Poi is a Maori word meaning “ball on a string.” Maori warriors used poi as a form of exercise to train for battle. By swingingheavy poiballs, they developed sufficient wrist strength to handle various weapons.Exhibiting a Samoan warrior’s strength and battle capabilities, the early version of what became the fire knife dance (ailao) usually was performed with a war club at ceremonial events for high chiefs.Traditionally poi was never dipped in fuel and lit on fire. As discussed below, in the mid-20th century that began to happen as what amounts to a historic quirk in the evolution of the Samoan fire knife dance.
Ailao demonstrated a Samoan warrior’s battle prowess through artful twirling, throwing and catching, and dancing with a war club (NifoOti). During night dances, torches were twirled and swung about by dancers.When European and American whalers and traders sailed to Samoa, they introduced natives to long-handled blubber knifes and the hooked cane knife. The characteristic metal hook of these tools was readily incorporated into the Samoan wooden NifoOti.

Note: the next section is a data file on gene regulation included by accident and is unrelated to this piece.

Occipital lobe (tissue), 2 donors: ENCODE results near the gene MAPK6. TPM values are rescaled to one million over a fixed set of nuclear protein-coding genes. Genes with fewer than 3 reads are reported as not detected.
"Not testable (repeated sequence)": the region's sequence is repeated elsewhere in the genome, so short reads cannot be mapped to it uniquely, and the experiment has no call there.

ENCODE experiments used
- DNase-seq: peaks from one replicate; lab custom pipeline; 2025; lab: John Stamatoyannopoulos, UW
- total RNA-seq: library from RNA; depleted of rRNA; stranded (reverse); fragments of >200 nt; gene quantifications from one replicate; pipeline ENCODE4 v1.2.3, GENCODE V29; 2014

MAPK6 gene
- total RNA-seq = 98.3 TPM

It was not until 1946, however, when a Samoan-American dancer, Uluao, performing at an event in San Francisco, light his knife on fire. As the story goes, after watching a fire-eater and baton twirler perform, Uluao wrapped some towels around his knife, borrowed some fuel from the fire-eater, and lit his knife on fire for his performance. Uluao’s fire knife dance was an instant success. From that time forward, Polynesian dancing instruments of poiwere modified to be lit on fire.
The first of these fire poi performances began in the 1950s in Hawaii as a tourist attraction. From that time forward to today, the history of luau on Oahu, Maui, the Big Island and Kauai includes the fire knife dance together with bountiful luau food.